How long to see a difference w/CO2?
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Old 08-06-2006, 05:43 PM   #1
uncskainch
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How long to see a difference w/CO2?


My 29 gallon has become a bit of an algae haven thanks to my failure to be consistent with ferts and CO2. I have green film that collects on the glass, black thready stuff on the gravel and green fuzz on broadleafed plants. Bleah! (That'll teach me to get slack with the routine plant care chores!)

But I gave the tank a good water change, I've removed some algae by hand (scraped glass, removed some bad leaves, but so much has at least some algae on it that I'm hesitant to take out everything), I've gotten back to EI dosing, and I fired the DIY CO2 back up (2 2L bottles), adding a good dose of Excel for added carbon insurance. How long after getting the CO2 cranking again should I see some improvement in the algae situation? If I know when I should start to see changes, assuming my CO2 levels are good, then I'll have a sense of how patient I should be before amending my algae combat plan!

I also removed the Biowheels from my filter to see how much difference that might make. Has anyone tried removing them during the photoperiod and reinstalling them to outgas CO2 at night? I had considered that possibility instead of the noisy air pump and wondered if there would be any reason not to do so.

Thanks for any tips and advice.
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Old 08-06-2006, 07:31 PM   #2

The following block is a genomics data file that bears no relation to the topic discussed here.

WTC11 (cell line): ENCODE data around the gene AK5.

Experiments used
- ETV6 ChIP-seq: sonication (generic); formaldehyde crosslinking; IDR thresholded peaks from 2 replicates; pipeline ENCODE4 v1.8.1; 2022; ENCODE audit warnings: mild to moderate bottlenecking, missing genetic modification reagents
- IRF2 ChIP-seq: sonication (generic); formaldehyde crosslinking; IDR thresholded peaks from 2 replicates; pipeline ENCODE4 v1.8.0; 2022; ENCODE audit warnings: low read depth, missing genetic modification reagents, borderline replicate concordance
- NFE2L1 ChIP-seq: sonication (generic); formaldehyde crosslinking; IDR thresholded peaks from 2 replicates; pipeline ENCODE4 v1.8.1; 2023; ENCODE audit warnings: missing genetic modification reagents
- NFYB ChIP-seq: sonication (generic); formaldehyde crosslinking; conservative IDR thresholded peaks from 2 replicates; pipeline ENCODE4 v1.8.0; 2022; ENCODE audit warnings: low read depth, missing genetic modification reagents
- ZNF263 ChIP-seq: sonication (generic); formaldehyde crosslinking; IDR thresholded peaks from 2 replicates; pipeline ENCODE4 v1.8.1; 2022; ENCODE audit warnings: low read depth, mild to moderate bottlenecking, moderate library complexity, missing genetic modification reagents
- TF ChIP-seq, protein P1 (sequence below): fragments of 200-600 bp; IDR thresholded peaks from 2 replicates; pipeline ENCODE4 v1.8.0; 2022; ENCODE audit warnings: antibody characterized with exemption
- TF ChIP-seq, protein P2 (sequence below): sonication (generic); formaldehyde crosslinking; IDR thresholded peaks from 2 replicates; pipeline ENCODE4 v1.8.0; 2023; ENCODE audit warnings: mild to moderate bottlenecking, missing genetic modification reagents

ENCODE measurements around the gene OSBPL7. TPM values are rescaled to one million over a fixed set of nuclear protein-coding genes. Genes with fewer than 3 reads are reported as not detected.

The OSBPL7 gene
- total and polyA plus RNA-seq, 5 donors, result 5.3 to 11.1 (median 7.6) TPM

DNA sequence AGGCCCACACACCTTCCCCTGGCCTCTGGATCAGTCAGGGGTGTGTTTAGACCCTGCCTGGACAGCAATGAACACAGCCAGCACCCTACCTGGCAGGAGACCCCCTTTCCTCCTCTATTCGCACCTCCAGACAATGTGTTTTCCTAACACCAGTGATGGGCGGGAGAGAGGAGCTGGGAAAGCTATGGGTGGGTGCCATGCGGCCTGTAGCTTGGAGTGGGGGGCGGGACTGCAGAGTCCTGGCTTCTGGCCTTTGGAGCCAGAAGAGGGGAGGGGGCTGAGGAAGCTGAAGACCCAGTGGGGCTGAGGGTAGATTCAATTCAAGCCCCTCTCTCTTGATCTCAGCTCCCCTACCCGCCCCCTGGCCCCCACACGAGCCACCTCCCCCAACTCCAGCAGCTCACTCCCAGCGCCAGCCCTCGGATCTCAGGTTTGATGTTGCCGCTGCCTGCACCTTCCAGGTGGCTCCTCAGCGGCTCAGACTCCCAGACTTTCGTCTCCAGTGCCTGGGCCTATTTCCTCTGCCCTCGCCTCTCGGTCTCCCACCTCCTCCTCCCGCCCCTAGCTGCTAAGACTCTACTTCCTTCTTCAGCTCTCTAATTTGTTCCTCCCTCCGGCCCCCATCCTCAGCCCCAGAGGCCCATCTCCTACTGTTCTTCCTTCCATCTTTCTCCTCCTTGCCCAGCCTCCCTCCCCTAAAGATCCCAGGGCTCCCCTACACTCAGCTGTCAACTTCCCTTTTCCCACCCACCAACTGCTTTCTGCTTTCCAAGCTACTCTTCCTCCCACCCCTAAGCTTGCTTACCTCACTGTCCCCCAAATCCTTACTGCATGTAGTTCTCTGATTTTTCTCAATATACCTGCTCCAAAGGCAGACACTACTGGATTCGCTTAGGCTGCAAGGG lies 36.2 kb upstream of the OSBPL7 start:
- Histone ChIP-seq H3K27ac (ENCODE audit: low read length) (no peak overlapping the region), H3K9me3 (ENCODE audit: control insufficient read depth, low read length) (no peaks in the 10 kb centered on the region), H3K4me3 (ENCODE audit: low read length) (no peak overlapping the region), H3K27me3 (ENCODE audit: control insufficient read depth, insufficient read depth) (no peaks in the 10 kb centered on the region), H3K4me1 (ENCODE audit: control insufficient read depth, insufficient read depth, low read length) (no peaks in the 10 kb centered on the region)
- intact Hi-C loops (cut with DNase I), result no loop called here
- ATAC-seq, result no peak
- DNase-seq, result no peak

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DIY CO2 is unlikely to overdose CO2, so I suggest not trying to get rid of any at night. If you do want to cut it back at night an air stone is the usual method. Most algae will not be killed by adding CO2 - algae love CO2 as much as plants do. So, you have to get rid of the algae first using mechanical means or removing and dipping everything in bleach solution, or using hydrogen peroxide. If one of the algae is green dust algae, on the glass, you almost have to let it grow thru its life cycle, which takes about 3 weeks, without disturbing it at all, then wiping it off the glass. For the other types, once you have removed all of it, started dosing ferts consistently and adequately, gotten your CO2 ppm up to an adequate amount, you should not see any more algae start up. What little you do see, if you immediately remove it, you should be almost algae free.
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Old 08-06-2006, 08:00 PM   #3
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I too have always had a never-ending battle with that filmy, slimey stuff; too much light (3 wpg) but not enough of all the other requirements. It sounds like you have BGA. In June, I finally went with pressurized CO2 and began using the EI schedule. Did a lot of reading and waited... and waited ... and waited.

Two weeks later: "When is BGA stuff going to go away?", I asked. Actually my wife spent the better part of two weeks fighting the stuff alone while I was away. She vacuumed the florite and scraped the glass, only to see it return in 2-3 days. We had enough! I told her we could just go on like this and keep fighting the stuff back and forth and never have it come to and end.

..we discovered the Blackout approach.....

We came across Lynn's (fresh_newby) experience and her solution and thought we would try it too. After a 4-day blackout. BGA was all gone. Having stayed on top of water changes, fertz and C02, it has not returned. Keeping the water parameters at the right conditions will prevent further outbreaks. We realized that once there are fragments floating around in the water it's hard to thoroughly clean it (BGA) all out.

Do a thread search on the black out for details if you feel this may be appropriate for your case. We swear by it. Your fish will be fine, just run an airstone or anything to agitate the water, e.g., an over-the-side filter.